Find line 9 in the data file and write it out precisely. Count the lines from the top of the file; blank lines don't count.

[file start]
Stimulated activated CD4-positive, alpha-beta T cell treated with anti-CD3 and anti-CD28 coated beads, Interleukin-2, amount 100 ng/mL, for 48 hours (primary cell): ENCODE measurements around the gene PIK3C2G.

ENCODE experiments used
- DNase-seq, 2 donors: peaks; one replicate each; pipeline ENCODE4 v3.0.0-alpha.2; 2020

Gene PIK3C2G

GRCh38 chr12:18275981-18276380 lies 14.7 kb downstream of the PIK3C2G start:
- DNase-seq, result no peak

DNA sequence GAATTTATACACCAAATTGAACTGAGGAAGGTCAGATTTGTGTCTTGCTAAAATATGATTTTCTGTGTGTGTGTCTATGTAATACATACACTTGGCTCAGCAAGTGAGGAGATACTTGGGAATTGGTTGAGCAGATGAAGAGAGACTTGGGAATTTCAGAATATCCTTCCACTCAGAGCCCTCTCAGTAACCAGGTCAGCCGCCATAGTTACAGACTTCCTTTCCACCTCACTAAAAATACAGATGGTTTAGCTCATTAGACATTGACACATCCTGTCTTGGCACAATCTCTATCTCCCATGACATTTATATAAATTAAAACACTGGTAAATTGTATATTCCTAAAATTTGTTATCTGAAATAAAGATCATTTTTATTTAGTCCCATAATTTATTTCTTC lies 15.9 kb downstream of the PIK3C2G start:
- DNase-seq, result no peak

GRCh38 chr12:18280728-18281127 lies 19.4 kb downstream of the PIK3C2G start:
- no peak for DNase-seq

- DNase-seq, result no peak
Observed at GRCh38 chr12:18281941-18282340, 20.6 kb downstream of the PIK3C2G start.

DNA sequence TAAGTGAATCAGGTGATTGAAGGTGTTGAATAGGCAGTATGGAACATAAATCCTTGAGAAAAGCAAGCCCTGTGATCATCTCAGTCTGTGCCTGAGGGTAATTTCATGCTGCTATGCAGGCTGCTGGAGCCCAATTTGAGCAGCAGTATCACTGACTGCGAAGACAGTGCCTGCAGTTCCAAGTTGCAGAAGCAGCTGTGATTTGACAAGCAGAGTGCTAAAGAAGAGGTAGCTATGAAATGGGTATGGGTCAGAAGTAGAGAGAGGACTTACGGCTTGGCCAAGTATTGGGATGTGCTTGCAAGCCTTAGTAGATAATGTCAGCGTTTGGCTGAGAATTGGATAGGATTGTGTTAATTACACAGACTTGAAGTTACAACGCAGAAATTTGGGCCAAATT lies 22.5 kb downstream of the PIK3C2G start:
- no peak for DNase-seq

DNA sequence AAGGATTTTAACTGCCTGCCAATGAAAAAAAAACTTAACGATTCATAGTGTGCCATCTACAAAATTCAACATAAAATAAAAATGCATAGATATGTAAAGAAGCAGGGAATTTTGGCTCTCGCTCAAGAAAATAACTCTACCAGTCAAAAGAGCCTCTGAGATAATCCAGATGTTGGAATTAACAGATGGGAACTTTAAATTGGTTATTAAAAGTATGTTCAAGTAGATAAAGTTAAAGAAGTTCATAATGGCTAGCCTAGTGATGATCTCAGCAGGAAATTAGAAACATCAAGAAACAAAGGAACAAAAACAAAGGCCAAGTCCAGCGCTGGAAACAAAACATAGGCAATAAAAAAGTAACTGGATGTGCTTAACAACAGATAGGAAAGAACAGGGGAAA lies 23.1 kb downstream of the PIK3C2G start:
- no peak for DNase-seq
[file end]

GRCh38 chr12:18280728-18281127 lies 19.4 kb downstream of the PIK3C2G start: